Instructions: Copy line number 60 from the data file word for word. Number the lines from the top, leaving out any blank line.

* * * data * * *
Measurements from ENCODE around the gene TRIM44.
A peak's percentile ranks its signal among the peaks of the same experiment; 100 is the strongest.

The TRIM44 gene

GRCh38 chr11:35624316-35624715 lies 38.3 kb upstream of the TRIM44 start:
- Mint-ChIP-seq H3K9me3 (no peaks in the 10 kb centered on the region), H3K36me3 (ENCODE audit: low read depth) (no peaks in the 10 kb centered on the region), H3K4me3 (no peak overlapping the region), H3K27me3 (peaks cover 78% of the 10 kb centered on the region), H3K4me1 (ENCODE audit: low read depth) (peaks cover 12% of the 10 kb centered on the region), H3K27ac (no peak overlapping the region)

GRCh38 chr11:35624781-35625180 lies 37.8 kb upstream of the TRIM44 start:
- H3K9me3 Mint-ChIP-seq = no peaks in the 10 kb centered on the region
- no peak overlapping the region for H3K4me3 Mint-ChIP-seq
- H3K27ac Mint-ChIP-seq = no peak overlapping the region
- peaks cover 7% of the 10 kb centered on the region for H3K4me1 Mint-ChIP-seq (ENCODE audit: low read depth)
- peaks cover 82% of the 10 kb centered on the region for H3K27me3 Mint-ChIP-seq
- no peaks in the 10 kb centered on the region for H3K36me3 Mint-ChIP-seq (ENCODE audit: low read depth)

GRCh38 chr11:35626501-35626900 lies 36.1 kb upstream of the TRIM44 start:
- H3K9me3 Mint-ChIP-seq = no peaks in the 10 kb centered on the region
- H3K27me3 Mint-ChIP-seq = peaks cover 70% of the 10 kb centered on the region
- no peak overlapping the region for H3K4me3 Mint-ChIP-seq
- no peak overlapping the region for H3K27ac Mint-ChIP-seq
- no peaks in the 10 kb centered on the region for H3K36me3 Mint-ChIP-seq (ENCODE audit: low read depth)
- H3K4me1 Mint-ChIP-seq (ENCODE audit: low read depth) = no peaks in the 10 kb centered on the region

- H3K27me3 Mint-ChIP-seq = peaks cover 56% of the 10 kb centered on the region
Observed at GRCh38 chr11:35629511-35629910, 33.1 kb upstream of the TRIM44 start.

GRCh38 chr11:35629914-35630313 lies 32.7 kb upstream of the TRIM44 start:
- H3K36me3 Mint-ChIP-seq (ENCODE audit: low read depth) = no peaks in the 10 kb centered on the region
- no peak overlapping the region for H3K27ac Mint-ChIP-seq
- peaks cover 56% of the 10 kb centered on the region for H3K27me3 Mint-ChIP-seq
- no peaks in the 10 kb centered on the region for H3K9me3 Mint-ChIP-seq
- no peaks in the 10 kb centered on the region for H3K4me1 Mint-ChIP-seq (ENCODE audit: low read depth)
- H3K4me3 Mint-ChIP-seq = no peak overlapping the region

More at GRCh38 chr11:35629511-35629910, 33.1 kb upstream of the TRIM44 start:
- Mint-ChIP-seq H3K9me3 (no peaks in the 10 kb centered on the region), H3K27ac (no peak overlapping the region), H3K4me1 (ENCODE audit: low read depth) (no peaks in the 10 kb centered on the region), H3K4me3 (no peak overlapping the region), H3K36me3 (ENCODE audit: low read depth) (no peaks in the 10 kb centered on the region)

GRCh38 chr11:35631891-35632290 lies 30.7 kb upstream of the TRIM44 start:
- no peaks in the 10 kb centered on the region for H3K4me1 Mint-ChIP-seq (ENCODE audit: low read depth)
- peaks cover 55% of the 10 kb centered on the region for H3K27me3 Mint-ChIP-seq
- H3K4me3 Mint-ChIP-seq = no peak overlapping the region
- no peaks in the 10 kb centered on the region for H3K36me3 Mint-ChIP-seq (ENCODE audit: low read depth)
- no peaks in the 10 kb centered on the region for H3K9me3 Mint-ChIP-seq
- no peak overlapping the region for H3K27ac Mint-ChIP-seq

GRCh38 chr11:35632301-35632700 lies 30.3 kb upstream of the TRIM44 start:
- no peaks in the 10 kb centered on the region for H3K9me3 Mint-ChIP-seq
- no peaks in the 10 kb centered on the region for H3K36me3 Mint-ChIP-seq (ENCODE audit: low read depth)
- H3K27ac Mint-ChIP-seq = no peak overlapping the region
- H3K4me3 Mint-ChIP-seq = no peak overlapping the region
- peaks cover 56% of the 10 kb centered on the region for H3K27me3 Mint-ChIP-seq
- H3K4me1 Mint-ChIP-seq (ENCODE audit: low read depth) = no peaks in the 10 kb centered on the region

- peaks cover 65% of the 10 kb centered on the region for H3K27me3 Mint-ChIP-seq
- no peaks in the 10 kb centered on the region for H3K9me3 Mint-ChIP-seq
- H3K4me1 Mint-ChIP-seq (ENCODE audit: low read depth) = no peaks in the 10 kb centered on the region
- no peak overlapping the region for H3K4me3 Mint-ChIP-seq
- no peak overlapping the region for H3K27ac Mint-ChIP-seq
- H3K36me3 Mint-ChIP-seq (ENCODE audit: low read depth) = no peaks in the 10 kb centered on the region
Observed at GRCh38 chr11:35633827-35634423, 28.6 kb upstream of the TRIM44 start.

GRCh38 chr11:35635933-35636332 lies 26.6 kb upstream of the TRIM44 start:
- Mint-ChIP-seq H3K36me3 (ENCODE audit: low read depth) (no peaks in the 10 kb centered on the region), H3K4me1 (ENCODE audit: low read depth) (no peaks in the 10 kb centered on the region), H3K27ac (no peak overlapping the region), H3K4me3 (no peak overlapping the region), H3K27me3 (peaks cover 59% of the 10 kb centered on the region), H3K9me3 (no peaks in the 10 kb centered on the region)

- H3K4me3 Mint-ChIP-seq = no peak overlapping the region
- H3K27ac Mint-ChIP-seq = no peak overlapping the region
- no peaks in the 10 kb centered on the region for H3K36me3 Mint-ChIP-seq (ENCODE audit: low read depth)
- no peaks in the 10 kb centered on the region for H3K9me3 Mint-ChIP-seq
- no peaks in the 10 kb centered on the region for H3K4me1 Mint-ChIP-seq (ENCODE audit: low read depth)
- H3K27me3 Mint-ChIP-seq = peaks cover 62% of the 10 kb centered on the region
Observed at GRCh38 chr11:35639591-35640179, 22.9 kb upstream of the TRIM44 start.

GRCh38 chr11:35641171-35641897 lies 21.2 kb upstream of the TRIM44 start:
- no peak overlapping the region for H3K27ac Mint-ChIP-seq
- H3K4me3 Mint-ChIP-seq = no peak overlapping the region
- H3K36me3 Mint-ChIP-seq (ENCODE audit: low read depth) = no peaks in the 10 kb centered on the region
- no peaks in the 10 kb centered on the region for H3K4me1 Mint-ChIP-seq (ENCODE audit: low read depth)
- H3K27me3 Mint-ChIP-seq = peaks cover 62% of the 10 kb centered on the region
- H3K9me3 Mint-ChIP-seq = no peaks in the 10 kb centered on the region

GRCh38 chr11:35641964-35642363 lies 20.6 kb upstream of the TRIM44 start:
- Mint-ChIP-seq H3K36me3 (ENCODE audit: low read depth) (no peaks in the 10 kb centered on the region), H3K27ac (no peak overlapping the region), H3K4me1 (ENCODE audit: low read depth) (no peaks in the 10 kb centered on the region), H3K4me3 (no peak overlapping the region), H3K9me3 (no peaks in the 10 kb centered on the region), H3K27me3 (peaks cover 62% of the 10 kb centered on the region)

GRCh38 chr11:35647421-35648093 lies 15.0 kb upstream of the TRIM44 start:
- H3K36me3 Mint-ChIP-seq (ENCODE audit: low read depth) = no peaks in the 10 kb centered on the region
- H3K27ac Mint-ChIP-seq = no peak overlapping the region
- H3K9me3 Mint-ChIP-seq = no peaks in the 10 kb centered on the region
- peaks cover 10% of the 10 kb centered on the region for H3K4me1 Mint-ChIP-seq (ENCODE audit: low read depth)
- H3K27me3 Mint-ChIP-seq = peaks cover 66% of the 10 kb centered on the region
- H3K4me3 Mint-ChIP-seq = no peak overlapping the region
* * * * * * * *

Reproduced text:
Observed at GRCh38 chr11:35639591-35640179, 22.9 kb upstream of the TRIM44 start.